Everything in Portugal takes time.  You have to make an appointment or take a number and wait or make an appointment and when you get there take a number and wait.  So even though it seems that the tasks are few, they can take hours to finish.  For example, getting our NIF took three hours; signing the lease took an hour and a half; getting a bank account took another three hours; getting internet took an hour, etc.  Portugal does not do much business over the phone or online like in the states, where in 20 minutes you have a bank account open and utilities in your name and you’re good to go.  This was the challenge in trying to get everything done as quickly as possible.  Every country has it’s challenges but Jehovah keeps proving to us that he is behind this move.  If you’re reading this blog because you are also looking to serve where the need is greater, don’t fear.  Jehovah will help you.  You won’t t be alone.


Bethel and NYC

Bethel and NYC

We left Alfredo’s aunt’s house in Florida and headed to NYC to meet Ingrid, Andrea and Lucero, who flew in from California.  They wanted to visit Bethel, meet my family and friends in Connecticut and tour NYC.  We had such a great time.  It was Lucero’s first time traveling and I really enjoyed watching her excitement.  I was glad I got to experience her first trip.


Party in Pamana and Immigration

Party in Pamana and Immigration

Next stop….Panama!

Panama was awesome!  We were due for a visit since the last time we went was when we had our second reception in 2010.  That’s seven years ago!  They’ve been asking when we were planning to return.

My husband asked his friends if  they could gather everyone together at the same time.  When we got to the location, it was a huge party in a beautiful rental hall with lots of people and a beautiful table dedicated to us.  They gave us a beautiful send-off-to-Portugal with speeches and they even went as far as to put to together a folk dance (baile tipico) for us.  (For those of you who may not know, Latin American countries all have folk dances, but Panamanians are extremely proud of theirs.).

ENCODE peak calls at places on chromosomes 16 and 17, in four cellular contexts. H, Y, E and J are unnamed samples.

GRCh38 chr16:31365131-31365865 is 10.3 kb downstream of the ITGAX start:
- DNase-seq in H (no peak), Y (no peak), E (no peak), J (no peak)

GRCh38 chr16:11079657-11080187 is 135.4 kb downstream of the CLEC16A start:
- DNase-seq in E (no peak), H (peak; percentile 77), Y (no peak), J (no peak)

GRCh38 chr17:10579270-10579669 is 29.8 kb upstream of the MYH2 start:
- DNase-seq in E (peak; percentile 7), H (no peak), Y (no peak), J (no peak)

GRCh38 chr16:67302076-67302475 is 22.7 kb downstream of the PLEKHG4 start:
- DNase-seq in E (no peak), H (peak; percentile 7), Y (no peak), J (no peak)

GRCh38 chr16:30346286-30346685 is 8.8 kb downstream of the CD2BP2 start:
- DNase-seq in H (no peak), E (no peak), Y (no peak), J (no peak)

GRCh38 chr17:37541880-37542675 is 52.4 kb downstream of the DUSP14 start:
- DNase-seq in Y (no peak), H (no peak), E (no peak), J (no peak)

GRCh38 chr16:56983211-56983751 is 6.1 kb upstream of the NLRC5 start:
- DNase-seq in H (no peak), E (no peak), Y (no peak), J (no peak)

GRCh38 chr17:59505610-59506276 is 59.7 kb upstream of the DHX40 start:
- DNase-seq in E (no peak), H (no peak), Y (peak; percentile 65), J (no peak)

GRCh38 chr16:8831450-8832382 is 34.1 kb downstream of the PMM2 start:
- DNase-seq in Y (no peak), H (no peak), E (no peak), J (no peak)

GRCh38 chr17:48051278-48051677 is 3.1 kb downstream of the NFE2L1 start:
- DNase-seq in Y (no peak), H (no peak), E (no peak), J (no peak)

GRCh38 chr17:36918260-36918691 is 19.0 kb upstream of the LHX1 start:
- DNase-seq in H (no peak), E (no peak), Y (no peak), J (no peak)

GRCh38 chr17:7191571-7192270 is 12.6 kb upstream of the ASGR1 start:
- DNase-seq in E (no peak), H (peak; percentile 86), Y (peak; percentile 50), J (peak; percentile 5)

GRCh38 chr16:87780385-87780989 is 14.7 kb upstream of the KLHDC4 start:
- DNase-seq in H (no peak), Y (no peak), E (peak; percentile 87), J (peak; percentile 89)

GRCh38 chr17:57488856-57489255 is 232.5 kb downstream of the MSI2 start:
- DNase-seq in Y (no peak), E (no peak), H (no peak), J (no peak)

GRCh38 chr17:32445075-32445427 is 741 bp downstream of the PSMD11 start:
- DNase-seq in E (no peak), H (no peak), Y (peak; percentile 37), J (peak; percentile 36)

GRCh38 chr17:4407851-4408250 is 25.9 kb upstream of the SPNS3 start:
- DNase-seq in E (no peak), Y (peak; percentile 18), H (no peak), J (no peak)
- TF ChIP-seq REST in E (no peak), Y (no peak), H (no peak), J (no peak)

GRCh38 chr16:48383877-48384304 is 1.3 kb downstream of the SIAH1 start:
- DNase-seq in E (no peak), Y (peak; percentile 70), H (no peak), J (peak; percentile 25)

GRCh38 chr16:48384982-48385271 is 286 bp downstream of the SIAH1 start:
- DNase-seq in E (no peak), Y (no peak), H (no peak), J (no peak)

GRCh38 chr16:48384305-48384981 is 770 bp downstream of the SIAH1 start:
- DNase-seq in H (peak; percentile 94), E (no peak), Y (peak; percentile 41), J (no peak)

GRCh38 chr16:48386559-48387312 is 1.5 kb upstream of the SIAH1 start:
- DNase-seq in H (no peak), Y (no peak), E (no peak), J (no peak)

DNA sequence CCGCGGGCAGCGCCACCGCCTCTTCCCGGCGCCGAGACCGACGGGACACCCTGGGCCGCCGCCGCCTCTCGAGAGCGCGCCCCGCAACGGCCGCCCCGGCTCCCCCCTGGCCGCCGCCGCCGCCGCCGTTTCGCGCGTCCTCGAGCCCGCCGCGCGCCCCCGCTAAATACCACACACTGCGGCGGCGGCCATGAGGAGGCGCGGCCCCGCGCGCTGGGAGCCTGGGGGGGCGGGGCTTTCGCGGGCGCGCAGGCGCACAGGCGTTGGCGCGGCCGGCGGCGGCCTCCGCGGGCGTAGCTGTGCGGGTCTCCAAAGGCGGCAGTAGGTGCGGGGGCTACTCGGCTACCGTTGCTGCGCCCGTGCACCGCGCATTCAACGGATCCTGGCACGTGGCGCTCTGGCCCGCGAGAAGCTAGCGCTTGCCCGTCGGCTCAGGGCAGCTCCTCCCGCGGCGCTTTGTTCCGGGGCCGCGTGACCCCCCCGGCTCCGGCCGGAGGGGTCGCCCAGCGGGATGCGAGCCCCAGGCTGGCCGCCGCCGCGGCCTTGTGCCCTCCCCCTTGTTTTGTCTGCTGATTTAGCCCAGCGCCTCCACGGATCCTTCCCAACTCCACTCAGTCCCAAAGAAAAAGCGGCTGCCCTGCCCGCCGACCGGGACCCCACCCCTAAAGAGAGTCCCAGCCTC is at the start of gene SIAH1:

Immigration changes and our needgreaters

Panama has always been a melting pot.  When you go into the city you can see all the different nationalities that immigrated to the country.  In the past three or four years, there has been an influx of Venezuelans coming to the country.  The first wave of Venezuelans were multimillionaires, with lots of power to make demands and complaints and change things to their liking. This drove the prices on food and housing way up since Panama now had to meet these demands. Panama used to be so cheap, but in a matter of only a few years food now costs as much as it does in the U.S. Housing has also doubled in price.  (You’ll find better prices in the countrysides still.)

After the multimillionaires, there was another huge wave of middle class to poor Venezuelans that came in.  (Venezuela is in a state of crisis and we need to keep them in our prayers.). Unfortunately, A large number of them began to put themselves above the Panamanians instead of being thankful for the hospitality shown to them.  Some of the friends told us that they had even been approached and rudely insulted about their culture and nationality by some Venezuelans.  The icing on the cake was when one of them took to twitter and insulted the people of Panama which then incited others to join in.   This moved the government (who was already growing wary of the the immigration issues) to say enough is enough and change immigration laws, disallowing anyone  who is in the country with a tourist visa to leave the country and then immediately return getting a new visa stamp, as was the case for years previously.  What needgreaters (and others) would do is enter panama on a visa and then leave the country for a few days, then reenter and pay for a new visa and stay until that one expired and repeat the process.   The difference between our needgreaters and others is that needgreaters obey the law and do not work in the country.   Working without permission is illegal for foreigners and this added to the immigration problem.  This new law is being enforced heavily.  On our long bus ride back to Panama City from Chiriqui, the bus was stopped by the authorities and they wanted to see everyone’s cedulas or passports.  Two women were detained and the bus left.  We felt bad.